“You can build me up, you can tear me down
You can try but I’m unbreakable”

Which was nice.

Andrew got all the nice jobs whilst I was being put back together: cutting the cord, getting the first cuddle and double checking her weight. She was a perfect 7lbs 80z which to us is a bit of a tiddler after 9lbs 150z and 8lbs 4oz babies! We then spent a couple of hours on recovery which was amazingly calm without grandparents being there. It meant we could keep our bubble going for a bit longer.

From there I was transferred to the post natal ward and Andrew was sent home. By this time we’d spent most of the day together so we were ok with Andrew heading home. Due to the pandemic the number of people on the post natal ward was very restrictive. Personally, I found this amazing as it didn’t feel as chaotic. There were no spouses chasing down medics, people arguing with the staff and discharging themselves against medical advice, no grandparents hovering around but crucially, best of all no Bounty staff with the heavy sell on photos!

Despite the quietness of a socially distanced bed layout it turned out that I had other Mums to chat to as there was a lady from SANDs and a lady from my NCT group on the ward so it wasn’t too lonely without Andrew being there.

Naturally, I’d forgotten how incapacitated you are after a c-section and I quickly got the weird shoulder pain due to trapped gas. Obviously I had a major wound, a cannula in my left hand and horrendous shoulder pain on my right side so it was rather difficult to get up and going to get my laps in and use the facilities to complete all the necessary ablutions before I could go home.

I decided that I was happy with how things were going with Daphne’s latch and went home the night after delivery and it was a lucky decision as the snow came down on the Thursday and we might’ve got stuck for a few days!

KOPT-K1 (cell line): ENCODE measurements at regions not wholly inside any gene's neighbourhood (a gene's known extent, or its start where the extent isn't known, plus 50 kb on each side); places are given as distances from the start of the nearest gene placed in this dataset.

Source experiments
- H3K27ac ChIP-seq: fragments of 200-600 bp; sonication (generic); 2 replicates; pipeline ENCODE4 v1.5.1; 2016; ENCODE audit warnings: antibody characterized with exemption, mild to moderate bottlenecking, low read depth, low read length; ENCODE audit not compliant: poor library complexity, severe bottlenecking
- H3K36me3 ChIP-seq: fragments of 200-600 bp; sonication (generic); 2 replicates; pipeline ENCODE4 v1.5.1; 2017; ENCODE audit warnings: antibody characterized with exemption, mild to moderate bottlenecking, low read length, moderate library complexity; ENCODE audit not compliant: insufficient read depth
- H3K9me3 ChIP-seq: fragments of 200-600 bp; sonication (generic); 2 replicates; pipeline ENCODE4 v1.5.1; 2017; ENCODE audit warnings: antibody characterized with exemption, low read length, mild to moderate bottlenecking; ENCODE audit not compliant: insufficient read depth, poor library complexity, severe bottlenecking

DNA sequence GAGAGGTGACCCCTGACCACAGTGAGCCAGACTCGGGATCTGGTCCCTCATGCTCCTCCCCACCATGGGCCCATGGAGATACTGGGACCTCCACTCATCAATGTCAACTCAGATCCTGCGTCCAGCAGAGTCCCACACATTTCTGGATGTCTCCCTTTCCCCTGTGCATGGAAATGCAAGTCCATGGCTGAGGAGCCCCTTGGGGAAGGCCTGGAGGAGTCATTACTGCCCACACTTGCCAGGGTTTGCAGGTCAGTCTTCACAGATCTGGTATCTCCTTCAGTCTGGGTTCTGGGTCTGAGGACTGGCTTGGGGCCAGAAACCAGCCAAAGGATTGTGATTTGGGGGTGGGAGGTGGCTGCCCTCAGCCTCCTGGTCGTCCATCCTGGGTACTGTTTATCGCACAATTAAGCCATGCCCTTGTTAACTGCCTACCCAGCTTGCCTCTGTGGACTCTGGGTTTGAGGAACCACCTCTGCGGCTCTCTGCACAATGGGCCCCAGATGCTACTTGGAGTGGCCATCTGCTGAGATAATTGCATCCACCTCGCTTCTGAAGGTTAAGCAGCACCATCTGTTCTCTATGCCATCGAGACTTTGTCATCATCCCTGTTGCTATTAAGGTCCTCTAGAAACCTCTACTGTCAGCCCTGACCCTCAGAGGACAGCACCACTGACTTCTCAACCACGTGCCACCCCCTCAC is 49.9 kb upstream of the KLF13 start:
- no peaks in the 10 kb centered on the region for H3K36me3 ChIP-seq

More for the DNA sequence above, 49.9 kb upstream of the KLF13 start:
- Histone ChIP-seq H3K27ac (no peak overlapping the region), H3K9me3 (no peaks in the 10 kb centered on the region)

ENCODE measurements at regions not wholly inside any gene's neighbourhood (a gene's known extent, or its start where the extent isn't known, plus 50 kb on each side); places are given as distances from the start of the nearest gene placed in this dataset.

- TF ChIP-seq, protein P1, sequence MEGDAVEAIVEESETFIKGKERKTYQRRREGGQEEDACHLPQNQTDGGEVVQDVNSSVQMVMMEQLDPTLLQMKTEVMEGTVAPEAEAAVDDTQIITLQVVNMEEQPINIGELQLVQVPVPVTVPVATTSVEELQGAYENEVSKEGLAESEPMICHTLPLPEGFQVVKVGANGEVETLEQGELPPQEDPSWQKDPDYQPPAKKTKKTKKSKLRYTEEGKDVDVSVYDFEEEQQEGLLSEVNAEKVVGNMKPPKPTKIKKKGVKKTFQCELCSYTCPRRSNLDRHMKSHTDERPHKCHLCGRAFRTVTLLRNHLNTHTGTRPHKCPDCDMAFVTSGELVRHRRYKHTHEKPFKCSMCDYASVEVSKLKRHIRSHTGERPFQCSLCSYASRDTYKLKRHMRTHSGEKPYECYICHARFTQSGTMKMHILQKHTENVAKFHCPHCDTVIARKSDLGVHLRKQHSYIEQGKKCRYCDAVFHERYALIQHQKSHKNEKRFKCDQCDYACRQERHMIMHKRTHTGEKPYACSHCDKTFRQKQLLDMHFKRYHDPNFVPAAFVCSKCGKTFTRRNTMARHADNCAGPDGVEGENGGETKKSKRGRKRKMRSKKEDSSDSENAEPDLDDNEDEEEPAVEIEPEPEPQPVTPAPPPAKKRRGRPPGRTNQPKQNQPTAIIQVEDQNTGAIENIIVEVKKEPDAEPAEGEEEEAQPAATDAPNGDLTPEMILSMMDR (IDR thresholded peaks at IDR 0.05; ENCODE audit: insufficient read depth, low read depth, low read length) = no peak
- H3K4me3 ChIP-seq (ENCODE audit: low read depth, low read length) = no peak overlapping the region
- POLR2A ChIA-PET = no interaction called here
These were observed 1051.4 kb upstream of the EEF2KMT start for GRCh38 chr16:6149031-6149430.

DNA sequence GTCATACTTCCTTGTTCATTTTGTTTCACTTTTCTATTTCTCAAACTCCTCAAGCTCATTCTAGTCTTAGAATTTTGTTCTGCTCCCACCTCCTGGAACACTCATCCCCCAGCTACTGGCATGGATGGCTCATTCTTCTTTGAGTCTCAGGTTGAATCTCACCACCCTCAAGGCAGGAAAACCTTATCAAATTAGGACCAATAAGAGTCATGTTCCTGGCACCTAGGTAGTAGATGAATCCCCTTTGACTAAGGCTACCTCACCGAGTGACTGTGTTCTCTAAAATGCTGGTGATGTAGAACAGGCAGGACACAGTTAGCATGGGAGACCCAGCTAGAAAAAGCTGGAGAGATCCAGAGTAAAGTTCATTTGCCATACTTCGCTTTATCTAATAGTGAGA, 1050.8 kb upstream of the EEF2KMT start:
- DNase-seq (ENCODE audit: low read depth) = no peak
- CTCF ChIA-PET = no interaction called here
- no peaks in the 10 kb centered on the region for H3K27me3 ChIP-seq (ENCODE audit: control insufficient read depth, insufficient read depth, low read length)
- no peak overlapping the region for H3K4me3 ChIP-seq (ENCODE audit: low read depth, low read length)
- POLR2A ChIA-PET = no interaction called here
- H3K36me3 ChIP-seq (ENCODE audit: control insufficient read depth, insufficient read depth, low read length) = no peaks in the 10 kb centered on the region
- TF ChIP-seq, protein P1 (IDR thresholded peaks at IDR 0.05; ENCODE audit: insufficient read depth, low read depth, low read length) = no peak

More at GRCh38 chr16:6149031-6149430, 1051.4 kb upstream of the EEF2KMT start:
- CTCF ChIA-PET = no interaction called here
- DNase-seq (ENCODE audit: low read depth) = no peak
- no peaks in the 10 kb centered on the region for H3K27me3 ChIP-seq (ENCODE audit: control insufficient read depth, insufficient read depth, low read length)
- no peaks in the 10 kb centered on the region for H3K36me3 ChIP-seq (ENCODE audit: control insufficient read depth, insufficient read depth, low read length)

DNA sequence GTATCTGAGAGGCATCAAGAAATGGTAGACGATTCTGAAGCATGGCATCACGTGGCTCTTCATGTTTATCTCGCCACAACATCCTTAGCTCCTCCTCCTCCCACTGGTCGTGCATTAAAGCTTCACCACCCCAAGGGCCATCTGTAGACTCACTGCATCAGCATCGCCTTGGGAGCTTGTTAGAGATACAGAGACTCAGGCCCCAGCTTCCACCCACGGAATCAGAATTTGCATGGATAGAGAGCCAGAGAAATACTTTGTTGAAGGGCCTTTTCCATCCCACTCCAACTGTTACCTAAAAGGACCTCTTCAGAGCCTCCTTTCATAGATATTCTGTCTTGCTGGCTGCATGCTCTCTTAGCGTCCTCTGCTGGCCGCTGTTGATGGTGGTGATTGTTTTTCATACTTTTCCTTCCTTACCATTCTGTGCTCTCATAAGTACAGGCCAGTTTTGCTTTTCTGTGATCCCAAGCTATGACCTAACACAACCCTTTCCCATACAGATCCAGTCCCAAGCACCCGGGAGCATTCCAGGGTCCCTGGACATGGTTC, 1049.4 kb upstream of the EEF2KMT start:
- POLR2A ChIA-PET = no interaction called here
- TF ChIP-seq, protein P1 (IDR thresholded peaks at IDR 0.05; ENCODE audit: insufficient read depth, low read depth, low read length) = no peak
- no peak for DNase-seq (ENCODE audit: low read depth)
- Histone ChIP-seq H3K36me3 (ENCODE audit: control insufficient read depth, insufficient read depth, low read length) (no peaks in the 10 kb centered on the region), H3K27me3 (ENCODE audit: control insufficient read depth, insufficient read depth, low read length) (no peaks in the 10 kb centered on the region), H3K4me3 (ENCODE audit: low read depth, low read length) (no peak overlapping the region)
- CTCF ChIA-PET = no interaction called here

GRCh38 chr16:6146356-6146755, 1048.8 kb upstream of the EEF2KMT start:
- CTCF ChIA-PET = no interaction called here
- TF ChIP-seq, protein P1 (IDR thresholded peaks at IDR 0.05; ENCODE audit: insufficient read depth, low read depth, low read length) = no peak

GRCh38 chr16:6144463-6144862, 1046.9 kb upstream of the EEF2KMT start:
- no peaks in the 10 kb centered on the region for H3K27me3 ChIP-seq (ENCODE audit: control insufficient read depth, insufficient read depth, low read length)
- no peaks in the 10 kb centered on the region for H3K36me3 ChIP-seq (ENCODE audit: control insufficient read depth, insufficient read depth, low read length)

We’re now 3 weeks in to being a family of 2(3) girls and Ophelia has really risen to the occasion. I was worried that she might feel jealous or resentful of the newcomer. It turns out that she’s very protective of Daphne and eager to help out with nappy changes and frequently tells me when Daphne needs feeding! Humphrey dog has given Daphne a few kisses but generally sighs a lot and curls up for his mammoth naps out of the way.

Meeting of minds

I’m now halfway through the horrible anti clotting injections and once those are finished, I’m taking myself back to Slimming World to eat healthier and feel stronger within my core and generally feel fitter so I can keep up with both girls and Humphrey. You definitely need a strong core when Humphrey sees one of the many many things he’s scared of!

After much thought, we’re officially done with having babies. It’s been just over 6 years since we started building our family. Of those years nearly 3 have been spent pregnant and just under 2 puzzling over unexplained secondary sub fertility. Pregnancy with Alexandra was the most difficult physically but with Ophelia and Daphne the stress at times was unbearable. So we’ve made the decision that Team McLennan is now (in)complete.